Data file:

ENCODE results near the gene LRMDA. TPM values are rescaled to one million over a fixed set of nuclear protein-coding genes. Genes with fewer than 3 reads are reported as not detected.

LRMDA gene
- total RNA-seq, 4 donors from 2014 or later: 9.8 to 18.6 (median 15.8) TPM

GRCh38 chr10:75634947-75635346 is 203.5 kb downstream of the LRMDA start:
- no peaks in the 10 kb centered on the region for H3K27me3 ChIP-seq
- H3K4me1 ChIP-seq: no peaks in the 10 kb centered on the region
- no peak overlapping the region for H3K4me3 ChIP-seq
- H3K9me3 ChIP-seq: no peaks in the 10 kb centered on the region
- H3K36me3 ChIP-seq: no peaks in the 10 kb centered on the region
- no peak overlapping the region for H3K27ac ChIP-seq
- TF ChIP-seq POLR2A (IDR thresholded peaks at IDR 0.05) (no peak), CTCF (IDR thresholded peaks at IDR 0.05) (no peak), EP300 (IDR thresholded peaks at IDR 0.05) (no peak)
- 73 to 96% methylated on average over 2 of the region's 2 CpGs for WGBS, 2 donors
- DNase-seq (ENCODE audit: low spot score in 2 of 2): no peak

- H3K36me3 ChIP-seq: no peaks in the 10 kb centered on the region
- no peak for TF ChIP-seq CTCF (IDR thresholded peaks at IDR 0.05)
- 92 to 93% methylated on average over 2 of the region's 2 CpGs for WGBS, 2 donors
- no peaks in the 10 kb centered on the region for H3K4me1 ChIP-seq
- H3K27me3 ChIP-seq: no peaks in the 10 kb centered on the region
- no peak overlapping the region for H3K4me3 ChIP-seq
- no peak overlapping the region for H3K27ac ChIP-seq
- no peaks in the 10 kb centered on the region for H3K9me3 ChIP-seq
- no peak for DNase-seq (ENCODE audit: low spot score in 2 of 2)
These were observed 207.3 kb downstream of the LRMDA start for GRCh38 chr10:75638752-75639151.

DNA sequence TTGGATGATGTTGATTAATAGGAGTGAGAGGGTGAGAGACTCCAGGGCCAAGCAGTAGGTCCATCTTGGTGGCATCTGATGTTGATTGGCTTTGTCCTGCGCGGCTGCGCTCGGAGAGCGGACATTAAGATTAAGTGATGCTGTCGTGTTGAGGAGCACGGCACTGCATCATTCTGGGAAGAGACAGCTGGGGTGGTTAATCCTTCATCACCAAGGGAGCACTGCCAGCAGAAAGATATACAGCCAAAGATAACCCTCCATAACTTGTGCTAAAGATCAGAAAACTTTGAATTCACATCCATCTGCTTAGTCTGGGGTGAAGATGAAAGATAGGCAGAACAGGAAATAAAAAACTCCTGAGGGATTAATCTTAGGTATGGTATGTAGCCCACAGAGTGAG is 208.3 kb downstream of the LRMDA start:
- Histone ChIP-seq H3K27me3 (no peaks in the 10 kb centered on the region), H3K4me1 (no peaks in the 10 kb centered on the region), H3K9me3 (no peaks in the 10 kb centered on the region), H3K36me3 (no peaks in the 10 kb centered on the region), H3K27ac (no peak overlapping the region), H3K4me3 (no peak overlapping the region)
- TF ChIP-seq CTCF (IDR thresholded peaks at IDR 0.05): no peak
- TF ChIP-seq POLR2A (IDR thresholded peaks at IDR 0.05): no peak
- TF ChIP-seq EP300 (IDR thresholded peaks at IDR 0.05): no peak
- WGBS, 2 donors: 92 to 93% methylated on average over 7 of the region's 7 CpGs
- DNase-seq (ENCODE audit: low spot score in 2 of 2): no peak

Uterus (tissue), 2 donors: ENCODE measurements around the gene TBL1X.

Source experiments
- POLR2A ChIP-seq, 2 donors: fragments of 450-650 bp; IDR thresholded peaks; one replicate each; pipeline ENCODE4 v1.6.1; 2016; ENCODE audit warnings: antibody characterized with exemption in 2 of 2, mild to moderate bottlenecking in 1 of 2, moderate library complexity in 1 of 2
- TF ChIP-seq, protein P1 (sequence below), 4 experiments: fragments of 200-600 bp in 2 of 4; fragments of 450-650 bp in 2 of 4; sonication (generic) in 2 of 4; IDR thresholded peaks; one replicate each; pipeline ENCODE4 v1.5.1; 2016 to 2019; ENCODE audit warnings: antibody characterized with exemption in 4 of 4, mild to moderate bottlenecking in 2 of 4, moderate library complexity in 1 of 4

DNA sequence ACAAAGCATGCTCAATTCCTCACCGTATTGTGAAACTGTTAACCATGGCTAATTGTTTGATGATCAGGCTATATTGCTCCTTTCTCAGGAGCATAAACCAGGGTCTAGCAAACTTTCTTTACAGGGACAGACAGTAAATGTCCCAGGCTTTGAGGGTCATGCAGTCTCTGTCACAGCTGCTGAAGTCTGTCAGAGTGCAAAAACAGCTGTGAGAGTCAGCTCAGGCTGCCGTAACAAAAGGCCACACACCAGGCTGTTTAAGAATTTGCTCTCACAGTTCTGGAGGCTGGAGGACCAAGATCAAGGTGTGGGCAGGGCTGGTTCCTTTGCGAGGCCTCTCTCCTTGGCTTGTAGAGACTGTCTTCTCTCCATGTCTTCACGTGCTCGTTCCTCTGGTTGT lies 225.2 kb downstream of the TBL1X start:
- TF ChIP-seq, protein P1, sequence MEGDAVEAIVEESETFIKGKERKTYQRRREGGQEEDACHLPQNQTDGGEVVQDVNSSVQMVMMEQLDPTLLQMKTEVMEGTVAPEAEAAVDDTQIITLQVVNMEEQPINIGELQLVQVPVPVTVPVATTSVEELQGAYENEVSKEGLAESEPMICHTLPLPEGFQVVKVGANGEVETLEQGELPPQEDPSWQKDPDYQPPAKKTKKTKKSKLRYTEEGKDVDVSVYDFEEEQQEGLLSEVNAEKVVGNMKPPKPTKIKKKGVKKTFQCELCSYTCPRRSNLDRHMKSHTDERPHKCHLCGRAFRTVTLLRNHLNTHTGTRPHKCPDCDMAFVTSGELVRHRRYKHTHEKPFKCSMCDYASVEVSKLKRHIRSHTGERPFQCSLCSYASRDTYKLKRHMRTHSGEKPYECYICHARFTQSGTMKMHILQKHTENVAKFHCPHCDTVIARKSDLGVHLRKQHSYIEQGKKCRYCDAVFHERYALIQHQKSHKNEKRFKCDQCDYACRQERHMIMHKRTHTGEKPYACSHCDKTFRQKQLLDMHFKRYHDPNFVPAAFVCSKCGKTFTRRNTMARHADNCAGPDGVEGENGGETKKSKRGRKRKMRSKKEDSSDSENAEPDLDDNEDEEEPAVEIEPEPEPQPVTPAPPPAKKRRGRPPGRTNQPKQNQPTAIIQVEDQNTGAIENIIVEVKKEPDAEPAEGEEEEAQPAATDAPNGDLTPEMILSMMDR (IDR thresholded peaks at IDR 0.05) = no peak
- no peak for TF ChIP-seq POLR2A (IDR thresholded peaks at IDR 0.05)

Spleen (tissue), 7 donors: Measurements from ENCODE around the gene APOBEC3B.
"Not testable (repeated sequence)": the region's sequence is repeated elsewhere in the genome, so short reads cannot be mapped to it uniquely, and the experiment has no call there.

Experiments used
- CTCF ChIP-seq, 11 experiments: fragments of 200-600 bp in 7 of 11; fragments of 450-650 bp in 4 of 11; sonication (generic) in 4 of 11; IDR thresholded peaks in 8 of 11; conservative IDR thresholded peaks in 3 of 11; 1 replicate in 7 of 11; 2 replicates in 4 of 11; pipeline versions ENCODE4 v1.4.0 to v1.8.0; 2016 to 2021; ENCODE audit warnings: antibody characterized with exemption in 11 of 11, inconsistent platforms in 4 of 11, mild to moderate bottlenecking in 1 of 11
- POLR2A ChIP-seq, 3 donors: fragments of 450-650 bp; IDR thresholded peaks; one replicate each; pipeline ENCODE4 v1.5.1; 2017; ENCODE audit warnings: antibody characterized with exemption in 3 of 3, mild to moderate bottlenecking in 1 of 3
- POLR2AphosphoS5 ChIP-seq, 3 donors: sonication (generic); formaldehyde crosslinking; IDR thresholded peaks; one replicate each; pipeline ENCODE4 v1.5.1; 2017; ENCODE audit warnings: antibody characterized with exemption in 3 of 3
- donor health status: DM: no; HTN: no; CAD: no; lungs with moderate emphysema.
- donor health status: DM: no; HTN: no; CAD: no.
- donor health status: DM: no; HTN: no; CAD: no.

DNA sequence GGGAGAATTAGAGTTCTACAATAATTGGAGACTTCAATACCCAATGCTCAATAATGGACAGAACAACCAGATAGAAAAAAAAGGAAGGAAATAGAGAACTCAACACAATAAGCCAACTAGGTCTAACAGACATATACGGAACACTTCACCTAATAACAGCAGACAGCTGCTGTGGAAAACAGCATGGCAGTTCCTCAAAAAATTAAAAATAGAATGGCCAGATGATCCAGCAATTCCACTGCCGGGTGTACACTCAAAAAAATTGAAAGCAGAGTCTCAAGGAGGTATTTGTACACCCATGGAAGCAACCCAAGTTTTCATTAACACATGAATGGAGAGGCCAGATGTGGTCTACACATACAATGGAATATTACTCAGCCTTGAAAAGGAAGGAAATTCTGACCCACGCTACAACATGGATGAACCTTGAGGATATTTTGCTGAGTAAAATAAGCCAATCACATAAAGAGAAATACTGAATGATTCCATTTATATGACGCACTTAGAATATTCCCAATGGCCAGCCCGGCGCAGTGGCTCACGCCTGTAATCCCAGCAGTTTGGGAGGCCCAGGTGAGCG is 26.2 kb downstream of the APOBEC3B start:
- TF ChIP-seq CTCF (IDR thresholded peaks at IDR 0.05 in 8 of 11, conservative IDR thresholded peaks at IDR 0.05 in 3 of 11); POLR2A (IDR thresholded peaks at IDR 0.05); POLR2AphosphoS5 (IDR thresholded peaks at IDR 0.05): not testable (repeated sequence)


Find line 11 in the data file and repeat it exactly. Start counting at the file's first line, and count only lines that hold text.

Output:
- TF ChIP-seq POLR2A (IDR thresholded peaks at IDR 0.05) (no peak), CTCF (IDR thresholded peaks at IDR 0.05) (no peak), EP300 (IDR thresholded peaks at IDR 0.05) (no peak)